Play Inspired Mum Stick Man Julia Donaldson

Best Books for Baby’s First Book Collection

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It has long been known that reading to our children offers so much more than just entertainment.

Laying back with your child has been proven to improve their cognitive development, speech and language skills, and creativity.

Furthermore, reading to your child not only opens up their world and awareness of endless possibilities but allows powerful bonds to form and strengthen between a child and their caregiver.

It is never too early to begin to read to your child.

Even in utero, infants have been known to respond to their parent’s voices. It’s beautiful, isn’t it?

Must have Titles for your Baby's first book collection

Best Books for Baby’s First Book Collection

Play Inspired Mum Children Books

Why read to your baby?

Reading to your newborn is one of the most precious activities you can enjoy with your child while also getting them started on their learning journey. By their first birthday, your child would have learned all the sounds required to speak their home language. Amazing little creatures aren’t they?

It has been extensively documented the impact that the number of words an infant hears in their first year has on their comprehension and language development.

Another huge attribute to this is keeping the experience interpersonal. Reading directly to your child, in person will stimulate

  • brain connections
  • create a foundation for listening
  • memory skills
  • vocabulary skills
  • build empathy
  • supports social skills development
  • encourages emotional development

No screen, audiobook, or recording can offer the same experience as a parent or caregiver reading aloud to their child directly.

Play Inspired Mum Stick Man Julia Donaldson

How to read to your baby

Babies learn by mimicking. They mimic expressions, sounds, and tones. When reading to your baby, take the time to create an emphasis on elaborating emotions, adding a moo to the dialect when referencing a cow, and highlighting keywords.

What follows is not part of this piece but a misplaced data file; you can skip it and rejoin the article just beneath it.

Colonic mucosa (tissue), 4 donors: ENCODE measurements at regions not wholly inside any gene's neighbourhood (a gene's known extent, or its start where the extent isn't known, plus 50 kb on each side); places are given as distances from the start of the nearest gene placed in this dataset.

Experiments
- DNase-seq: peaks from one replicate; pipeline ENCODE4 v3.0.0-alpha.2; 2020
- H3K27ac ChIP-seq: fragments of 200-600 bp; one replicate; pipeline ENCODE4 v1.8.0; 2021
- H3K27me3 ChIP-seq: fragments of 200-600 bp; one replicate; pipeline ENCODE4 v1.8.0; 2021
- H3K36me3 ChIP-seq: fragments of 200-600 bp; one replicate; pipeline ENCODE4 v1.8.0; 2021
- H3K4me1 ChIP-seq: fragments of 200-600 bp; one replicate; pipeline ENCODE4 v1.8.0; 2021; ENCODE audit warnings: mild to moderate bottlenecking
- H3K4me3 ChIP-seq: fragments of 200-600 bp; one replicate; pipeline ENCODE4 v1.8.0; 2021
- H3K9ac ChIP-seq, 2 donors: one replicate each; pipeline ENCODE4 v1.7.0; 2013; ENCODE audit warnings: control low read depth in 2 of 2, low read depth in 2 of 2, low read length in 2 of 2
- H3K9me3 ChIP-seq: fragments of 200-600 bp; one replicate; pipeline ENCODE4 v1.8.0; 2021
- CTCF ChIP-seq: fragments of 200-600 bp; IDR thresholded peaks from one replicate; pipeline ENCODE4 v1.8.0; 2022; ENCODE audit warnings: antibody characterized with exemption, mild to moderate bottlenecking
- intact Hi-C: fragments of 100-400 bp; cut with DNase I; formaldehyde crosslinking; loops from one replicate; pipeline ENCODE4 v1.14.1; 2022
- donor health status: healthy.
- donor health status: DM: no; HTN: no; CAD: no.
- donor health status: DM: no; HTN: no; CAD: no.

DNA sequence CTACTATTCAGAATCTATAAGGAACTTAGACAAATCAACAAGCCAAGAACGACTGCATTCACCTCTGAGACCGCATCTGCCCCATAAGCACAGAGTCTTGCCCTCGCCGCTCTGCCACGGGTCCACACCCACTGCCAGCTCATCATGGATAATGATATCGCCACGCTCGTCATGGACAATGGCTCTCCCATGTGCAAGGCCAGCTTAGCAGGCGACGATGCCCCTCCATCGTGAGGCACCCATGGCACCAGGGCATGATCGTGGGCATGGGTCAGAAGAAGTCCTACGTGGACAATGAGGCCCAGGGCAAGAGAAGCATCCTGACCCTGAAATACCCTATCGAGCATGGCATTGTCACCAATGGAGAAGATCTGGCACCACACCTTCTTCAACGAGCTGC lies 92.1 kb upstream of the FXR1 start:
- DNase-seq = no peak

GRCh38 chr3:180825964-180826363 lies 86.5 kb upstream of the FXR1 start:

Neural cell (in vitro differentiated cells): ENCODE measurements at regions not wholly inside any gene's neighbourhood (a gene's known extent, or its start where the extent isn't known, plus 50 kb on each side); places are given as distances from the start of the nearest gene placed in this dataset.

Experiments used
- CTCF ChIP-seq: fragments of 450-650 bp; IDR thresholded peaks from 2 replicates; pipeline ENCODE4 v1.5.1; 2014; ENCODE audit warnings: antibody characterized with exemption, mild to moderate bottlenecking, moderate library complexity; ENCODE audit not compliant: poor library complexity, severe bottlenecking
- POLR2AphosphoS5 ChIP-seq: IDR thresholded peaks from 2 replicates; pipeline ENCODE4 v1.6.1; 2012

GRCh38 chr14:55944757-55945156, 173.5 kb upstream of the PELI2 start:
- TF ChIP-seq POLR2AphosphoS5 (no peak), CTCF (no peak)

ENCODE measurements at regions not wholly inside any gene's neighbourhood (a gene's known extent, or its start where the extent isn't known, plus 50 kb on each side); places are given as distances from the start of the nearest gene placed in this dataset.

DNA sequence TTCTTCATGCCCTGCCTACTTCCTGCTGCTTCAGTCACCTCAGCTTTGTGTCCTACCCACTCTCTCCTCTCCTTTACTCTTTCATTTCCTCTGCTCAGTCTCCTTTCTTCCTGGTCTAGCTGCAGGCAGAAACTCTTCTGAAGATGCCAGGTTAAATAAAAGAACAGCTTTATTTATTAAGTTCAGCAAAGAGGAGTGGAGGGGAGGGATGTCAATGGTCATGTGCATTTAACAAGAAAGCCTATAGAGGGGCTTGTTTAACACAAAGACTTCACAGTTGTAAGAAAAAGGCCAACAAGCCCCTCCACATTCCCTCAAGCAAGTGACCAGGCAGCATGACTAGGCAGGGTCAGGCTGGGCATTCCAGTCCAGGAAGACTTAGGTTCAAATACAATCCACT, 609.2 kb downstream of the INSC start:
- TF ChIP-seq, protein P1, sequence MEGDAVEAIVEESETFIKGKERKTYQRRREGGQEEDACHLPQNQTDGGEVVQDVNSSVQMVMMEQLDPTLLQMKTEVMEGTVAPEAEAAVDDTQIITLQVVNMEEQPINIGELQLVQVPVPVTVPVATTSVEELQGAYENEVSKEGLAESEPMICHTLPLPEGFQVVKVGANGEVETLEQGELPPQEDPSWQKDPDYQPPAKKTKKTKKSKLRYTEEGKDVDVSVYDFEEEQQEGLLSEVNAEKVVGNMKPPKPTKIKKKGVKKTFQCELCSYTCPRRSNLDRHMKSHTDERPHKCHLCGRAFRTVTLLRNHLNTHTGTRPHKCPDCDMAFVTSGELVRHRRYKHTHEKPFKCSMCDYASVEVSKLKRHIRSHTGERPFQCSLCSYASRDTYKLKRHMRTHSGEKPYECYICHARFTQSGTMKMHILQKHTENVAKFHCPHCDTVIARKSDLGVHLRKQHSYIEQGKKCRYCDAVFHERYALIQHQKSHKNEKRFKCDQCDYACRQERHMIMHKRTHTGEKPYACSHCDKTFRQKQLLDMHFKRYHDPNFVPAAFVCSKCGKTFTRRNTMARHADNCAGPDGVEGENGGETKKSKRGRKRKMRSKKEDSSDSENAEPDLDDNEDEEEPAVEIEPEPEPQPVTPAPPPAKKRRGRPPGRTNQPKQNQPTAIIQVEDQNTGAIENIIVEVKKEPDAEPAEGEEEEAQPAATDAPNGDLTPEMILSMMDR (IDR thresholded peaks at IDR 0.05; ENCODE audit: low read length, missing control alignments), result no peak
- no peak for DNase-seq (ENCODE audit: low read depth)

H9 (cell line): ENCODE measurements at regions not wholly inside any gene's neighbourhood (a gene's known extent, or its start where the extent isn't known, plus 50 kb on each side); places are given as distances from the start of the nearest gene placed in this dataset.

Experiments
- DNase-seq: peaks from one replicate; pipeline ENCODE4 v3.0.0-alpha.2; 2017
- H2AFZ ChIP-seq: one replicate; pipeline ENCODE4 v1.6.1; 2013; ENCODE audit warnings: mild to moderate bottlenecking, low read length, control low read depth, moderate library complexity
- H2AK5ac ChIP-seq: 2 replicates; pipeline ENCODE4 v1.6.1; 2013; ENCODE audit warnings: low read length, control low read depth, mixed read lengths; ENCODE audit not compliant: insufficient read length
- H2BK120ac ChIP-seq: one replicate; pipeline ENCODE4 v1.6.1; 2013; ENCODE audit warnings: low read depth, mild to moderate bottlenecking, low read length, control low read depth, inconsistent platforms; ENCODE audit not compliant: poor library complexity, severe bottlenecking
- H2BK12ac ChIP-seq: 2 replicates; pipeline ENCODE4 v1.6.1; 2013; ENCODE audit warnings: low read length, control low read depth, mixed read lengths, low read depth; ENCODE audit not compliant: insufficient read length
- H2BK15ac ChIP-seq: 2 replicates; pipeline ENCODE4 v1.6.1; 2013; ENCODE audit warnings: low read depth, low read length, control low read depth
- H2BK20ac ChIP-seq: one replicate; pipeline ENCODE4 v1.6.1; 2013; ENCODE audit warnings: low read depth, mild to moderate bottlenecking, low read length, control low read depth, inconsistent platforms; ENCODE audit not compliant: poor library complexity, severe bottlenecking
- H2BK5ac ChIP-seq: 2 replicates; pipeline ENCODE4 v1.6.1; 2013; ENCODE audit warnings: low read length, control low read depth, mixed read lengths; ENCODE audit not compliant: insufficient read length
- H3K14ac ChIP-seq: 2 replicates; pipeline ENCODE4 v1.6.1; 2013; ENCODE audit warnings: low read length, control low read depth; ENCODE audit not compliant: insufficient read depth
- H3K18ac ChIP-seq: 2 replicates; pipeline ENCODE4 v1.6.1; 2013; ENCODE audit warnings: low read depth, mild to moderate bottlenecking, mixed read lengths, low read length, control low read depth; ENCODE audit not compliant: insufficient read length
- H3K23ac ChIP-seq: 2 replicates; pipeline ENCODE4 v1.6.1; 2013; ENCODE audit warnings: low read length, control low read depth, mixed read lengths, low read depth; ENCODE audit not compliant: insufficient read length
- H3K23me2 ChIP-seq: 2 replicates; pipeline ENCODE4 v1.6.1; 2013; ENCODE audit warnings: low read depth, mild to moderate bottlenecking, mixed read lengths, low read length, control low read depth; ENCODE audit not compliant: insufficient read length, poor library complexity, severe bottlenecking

Use the illustrations to further deepen your child’s comprehension. Yes, to start with the content is not as important as simply listening to the sounds of their caregiver’s voice however over time (most likely before their parent is able to recognise it) a baby is able to piece together the meaning of the words.

Pointing out the characters, interpreting their faces, recognising shapes and colours, counting additional characters in the background and discussing the setting will all increase the number of words your baby hears and will feed their need for information.

Enjoy these precious moments and feel proud to know that you are empowering your child with so much more than just entertainment when reciting the words on the pages over and over again.

I hope that your family enjoys these titles as much as my children have over the years!=

Check out our play with some of our favourite books and how we bring them into our play!

One Ted Falls Out Of Bed
A Squash and a Squeeze

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